Portrait of Ran Ren: “I wasn’t sure what I would do in the future, because now I was disabled.”
Ran Ren had worked as a sewing machine operator since she was 17. She lost her left arm in an accident on the way to work.
Ran Ren worked six days a week in one of the large factories close to the Cambodian capital Phnom Penh. In April 2019, she was involved in a serious traffic accident on her way to work. Ran Ren spent ten days in hospital. The costs were covered by the National Social Security Fund, the public health insurance agency. “I was born with two arms, I was used to having two arms and suddenly I’d lost one.” Ran Ren had to learn to manage her daily tasks with just her right arm. After six months she returned to work in the textile factory in a new position. Ran Ren continues to wait for a payment compensating her for the loss of her arm.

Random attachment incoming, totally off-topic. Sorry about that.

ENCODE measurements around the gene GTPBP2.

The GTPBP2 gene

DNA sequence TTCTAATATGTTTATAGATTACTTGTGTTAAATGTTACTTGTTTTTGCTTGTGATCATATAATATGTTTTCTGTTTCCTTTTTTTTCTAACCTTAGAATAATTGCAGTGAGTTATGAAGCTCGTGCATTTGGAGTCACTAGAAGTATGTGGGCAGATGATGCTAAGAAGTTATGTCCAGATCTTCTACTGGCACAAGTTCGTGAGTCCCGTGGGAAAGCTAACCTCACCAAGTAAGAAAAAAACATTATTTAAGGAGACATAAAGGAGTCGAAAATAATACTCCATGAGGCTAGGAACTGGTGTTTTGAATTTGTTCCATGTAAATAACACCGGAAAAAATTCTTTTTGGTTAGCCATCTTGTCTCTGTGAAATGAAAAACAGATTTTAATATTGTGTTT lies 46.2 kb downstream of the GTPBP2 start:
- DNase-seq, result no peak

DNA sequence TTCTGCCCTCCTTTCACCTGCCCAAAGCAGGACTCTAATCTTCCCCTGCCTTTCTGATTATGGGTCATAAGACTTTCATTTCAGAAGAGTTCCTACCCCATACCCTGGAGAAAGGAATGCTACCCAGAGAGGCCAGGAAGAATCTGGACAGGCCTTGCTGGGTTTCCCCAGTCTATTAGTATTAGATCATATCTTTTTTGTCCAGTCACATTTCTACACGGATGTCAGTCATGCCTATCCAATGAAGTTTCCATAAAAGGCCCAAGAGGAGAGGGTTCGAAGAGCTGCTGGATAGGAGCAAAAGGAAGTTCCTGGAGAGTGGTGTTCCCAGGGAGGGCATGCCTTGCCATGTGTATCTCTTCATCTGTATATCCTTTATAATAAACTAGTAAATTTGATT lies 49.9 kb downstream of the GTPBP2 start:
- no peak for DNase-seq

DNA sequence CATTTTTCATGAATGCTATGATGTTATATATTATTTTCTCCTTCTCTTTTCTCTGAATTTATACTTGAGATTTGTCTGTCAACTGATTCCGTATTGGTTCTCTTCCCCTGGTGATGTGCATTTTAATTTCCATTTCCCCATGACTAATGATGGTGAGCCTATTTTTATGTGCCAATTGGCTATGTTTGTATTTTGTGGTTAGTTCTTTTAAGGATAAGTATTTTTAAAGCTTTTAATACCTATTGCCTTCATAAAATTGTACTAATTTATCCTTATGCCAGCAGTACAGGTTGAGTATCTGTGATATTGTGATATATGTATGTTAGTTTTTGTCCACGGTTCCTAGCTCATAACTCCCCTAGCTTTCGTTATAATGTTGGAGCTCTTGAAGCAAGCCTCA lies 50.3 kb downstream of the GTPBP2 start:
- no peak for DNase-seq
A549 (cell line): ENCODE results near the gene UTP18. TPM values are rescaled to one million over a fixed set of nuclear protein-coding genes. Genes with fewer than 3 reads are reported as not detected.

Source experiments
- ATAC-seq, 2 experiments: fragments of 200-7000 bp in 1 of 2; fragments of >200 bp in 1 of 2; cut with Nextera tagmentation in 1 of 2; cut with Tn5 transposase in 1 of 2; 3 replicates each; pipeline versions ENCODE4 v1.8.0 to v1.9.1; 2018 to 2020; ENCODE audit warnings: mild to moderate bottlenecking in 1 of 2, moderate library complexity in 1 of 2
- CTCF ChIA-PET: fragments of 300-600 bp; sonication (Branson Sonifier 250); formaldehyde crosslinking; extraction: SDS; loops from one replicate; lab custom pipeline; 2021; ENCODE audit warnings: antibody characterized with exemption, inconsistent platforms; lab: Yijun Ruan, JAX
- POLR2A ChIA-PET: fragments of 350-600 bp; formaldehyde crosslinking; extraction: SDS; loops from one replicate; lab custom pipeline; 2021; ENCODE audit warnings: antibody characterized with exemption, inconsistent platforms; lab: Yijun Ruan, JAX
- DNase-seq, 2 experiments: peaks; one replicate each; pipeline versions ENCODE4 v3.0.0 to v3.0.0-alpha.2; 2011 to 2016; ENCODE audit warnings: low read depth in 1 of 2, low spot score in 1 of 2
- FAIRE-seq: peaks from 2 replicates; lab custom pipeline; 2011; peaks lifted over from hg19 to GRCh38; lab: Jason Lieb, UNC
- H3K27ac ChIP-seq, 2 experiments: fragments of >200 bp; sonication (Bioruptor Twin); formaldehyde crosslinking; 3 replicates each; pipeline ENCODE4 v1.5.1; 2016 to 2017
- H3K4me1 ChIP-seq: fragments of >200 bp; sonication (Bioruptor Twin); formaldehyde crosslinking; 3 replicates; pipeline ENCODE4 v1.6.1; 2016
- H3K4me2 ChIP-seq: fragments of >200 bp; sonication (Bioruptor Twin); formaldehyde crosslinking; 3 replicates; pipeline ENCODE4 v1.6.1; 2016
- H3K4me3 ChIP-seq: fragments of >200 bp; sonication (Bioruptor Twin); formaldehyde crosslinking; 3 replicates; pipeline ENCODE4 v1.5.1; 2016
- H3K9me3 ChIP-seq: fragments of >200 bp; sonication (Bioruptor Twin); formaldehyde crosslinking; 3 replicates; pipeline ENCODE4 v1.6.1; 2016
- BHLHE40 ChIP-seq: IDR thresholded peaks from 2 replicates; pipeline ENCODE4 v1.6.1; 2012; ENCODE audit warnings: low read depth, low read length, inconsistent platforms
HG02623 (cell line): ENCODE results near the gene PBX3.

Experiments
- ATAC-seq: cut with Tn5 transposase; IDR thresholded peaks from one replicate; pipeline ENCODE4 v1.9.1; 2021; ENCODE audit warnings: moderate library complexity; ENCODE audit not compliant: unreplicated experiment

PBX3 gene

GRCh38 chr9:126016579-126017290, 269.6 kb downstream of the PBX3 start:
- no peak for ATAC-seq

“I was born with two arms, I was used to having two arms and suddenly I’d lost one.”
The provision of healthcare to workers:
Since 2018, Cambodian factory owners have been obliged to pay their employees’ contributions to the public health insurance in full. Formerly, many workers had put money for medical emergencies aside, even if that sometimes meant being able to buy less food. However, when access to medical care is insufficient, simply having health insurance is not enough. Problems arise if hospitals and doctors are only open to factory workers during regular working hours, for example, or are poorly equipped, or much too far away.